30. On hearing this deliverance of the worshipful Atreya, Vamaka, the king of Kasi, once again inquired “Sir, what is the factor that promotes the growth both of man who is born of wholesome combination and of diseases that are born of unwholesome combination?”.
31. To him replied the worshipful Atreya:—“The use of a wholesome diet is the only factor that promotes the healthy growth of man; and the factor that makes for disease is the indulgence in unwholesome diet.”
32-(1). Unto the worshipful Atreya who was thus declaring, Aguivesha put the question—“How, sir shall we know unerringly the characteristics of both, the wholesome and the unwholesome varieties of diet?
32. We ask because we find that the articles of diet that are described as wholesome, as also those that are described as unwholesome tend to produce opposite results by variation in regard to quantity, season, mode of preparation, habitat, constitution, the predominant humor and person.”
33. Unto him the worshipful Atreya said—“O, Agnivesha! Know that, class of foods which helps the harmonized body-elements to retain their state of equilibrium and the discordant body-elements to gain equilibrium, as the wholesome one, and the unwholesome one to be that which acts in the opposite manner. This definition of the wholesome and the unwholesome will be found to be infallible.”
34. Once again to the worshipful Atreya who was thus propounding, Agnivesha said—“Sir, instruction which is given thus, so laconically, is not capable of being understood by the generality of physicians.”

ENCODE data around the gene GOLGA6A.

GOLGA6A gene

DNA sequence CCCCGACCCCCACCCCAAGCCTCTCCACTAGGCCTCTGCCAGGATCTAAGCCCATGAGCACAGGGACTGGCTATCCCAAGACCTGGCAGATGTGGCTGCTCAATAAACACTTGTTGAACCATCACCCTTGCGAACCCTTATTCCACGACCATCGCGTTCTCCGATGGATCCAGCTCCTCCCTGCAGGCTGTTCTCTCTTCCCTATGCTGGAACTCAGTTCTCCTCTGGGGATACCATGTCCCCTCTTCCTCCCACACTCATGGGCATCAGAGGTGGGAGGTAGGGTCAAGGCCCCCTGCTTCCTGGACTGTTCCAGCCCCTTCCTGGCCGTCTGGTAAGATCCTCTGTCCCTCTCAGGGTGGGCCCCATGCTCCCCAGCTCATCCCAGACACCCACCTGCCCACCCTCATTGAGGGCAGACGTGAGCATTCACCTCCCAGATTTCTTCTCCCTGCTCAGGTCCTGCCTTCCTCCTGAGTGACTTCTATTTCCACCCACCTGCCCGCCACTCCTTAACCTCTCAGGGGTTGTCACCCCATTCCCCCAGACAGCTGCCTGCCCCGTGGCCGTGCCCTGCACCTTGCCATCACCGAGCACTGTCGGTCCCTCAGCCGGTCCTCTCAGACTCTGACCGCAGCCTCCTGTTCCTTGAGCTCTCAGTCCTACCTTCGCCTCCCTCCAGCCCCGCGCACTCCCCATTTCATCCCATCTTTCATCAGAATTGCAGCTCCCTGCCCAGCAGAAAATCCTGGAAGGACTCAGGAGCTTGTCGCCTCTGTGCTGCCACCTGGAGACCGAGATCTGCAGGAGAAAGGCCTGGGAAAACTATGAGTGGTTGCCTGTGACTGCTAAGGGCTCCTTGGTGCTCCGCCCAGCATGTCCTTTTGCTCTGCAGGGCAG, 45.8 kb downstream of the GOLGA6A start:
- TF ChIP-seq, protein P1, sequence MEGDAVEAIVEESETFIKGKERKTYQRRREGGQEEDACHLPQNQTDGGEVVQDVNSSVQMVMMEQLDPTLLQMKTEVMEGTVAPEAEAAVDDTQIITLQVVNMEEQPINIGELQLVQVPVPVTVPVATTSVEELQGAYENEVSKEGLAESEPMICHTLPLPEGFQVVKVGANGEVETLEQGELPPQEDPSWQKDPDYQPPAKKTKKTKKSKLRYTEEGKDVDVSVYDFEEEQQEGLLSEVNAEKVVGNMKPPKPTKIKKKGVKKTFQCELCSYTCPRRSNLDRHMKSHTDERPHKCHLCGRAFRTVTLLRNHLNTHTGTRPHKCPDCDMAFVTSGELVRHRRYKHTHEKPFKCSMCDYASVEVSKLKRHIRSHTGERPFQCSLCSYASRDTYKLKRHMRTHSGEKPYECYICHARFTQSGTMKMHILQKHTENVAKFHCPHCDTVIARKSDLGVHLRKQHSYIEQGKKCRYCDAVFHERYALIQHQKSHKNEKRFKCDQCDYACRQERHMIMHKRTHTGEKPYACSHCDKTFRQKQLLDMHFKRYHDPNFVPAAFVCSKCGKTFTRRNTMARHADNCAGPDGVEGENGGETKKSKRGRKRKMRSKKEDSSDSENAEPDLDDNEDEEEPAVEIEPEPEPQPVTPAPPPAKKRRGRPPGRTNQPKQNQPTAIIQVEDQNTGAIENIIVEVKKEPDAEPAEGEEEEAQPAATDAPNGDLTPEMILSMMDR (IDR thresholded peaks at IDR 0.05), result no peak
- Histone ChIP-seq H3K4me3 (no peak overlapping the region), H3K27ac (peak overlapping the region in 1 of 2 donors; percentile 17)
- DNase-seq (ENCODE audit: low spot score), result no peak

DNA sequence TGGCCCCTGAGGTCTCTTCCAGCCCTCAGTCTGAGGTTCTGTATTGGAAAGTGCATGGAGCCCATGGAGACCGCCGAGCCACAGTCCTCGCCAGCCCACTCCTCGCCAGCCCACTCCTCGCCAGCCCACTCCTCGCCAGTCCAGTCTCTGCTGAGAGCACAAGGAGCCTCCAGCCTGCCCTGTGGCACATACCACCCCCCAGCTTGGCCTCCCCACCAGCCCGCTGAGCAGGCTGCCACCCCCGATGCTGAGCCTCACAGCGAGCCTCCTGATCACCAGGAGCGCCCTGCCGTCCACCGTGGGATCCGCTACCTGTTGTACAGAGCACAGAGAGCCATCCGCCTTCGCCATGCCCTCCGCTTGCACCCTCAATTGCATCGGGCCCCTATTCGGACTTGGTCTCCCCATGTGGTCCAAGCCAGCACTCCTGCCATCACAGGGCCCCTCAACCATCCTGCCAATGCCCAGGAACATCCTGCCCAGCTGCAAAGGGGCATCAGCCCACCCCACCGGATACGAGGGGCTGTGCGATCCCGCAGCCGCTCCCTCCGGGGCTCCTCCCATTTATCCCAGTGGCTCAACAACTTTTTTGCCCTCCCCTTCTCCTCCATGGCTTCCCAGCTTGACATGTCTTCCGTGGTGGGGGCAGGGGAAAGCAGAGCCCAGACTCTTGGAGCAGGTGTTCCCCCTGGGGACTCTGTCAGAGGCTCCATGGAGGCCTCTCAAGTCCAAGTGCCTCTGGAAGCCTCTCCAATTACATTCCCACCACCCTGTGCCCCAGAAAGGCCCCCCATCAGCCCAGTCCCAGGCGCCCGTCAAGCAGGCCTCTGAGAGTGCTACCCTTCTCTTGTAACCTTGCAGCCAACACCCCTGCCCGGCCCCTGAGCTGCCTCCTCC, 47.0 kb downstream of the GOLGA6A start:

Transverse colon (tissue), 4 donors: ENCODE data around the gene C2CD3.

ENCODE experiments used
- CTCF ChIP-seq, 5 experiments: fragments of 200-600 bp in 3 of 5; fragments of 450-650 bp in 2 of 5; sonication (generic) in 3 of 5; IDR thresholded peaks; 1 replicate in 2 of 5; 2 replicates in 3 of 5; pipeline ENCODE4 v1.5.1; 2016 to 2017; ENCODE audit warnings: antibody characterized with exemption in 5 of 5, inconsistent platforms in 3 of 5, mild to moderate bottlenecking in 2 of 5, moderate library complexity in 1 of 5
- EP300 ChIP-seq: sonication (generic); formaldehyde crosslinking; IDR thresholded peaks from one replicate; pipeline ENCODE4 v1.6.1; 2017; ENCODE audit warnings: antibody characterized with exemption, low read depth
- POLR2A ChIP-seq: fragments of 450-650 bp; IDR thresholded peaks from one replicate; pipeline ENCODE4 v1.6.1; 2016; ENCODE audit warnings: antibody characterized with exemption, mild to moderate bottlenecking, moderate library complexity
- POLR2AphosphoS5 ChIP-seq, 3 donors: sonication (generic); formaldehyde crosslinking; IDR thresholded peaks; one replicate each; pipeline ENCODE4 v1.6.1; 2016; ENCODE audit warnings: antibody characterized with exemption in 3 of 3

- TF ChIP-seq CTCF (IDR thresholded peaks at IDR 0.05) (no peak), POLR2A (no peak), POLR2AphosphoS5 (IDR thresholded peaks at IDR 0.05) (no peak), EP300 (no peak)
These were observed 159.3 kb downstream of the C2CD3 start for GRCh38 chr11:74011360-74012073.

35-(1). To him the worshipful Atreya replied—“O, Agnivesha! those to whom the science of dietetics is known in respect of components and action and in respect of every detail, as well as the proper measure etc., would prefer to learn from instruction imparted in this manner.
35-(2). But in order that the generality of physicians may understand this teaching, we shall give our instruction, without illustration, of the measure etc. These, to be sure, are of various gradations.
35. As regards the variations in the rule concerning diet, we shall explain them with reference both to the ‘General’ and to the ‘Particular.’
The Classification of food
36-(1). The dietic rules are as follows:—Food is all of one kind, eatability being the common feature. But it is of two kinds as regards its sources, one is inanimate and the other animate; it is also twofold in respect of its action, consequent on its being either wholesome or unwholesome in its effect. It is fourfold in respect of its mode of taking, viz., being used as potion, eatable, masticable and lickable. It is sixfold in respect of taste, because there are six categories of taste.